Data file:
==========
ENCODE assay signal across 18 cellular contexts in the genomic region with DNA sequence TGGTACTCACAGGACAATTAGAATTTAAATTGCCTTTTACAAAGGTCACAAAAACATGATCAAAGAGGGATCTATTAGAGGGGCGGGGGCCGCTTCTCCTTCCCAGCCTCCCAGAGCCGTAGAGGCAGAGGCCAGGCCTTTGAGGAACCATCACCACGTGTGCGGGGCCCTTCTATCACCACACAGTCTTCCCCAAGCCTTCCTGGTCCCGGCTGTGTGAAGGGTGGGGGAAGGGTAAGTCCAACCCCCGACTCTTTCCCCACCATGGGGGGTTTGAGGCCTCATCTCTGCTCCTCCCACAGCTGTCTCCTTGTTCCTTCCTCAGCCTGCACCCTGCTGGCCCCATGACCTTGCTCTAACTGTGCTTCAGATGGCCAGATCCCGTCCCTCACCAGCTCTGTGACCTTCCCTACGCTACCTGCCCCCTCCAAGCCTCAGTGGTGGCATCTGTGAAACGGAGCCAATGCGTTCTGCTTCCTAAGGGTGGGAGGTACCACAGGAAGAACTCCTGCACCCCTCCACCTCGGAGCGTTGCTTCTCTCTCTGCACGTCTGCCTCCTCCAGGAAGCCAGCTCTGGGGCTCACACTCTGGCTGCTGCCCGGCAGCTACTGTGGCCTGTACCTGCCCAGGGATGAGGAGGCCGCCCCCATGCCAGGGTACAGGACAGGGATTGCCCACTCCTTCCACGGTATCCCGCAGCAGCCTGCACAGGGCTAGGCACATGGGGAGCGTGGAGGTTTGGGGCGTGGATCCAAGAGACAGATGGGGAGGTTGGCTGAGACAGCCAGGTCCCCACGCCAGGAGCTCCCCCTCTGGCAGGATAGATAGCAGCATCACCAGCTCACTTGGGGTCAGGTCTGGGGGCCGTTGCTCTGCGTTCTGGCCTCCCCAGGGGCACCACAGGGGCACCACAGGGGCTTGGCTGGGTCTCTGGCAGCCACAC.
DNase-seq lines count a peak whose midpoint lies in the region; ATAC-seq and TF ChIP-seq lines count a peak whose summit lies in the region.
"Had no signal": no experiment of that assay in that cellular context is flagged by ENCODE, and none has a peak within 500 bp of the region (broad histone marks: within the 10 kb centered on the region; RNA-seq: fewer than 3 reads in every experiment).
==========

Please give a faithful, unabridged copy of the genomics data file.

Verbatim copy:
ENCODE assay signal across 18 cellular contexts in the genomic region with DNA sequence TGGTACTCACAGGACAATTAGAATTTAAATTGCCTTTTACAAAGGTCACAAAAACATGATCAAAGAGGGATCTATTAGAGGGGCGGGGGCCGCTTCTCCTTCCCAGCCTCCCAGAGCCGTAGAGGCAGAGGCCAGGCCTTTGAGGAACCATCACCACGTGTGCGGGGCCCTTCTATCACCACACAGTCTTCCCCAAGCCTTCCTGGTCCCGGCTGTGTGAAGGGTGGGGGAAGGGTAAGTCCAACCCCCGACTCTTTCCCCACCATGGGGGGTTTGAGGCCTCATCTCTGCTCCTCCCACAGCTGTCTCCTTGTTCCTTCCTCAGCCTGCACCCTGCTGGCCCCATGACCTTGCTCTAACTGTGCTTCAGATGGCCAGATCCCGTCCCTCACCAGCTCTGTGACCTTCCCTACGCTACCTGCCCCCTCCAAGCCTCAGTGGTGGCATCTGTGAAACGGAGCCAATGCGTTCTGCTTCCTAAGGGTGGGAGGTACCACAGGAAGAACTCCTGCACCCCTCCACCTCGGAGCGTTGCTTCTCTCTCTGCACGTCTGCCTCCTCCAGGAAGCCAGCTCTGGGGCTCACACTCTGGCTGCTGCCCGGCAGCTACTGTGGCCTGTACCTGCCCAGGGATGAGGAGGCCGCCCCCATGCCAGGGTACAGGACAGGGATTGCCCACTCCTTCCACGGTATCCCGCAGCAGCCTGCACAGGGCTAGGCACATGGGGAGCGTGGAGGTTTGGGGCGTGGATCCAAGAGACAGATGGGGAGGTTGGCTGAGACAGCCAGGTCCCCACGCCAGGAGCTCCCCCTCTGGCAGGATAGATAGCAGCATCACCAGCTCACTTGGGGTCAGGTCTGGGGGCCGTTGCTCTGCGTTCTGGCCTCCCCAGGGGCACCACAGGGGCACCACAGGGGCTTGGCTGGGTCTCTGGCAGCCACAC.
DNase-seq lines count a peak whose midpoint lies in the region; ATAC-seq and TF ChIP-seq lines count a peak whose summit lies in the region.
"Had no signal": no experiment of that assay in that cellular context is flagged by ENCODE, and none has a peak within 500 bp of the region (broad histone marks: within the 10 kb centered on the region; RNA-seq: fewer than 3 reads in every experiment).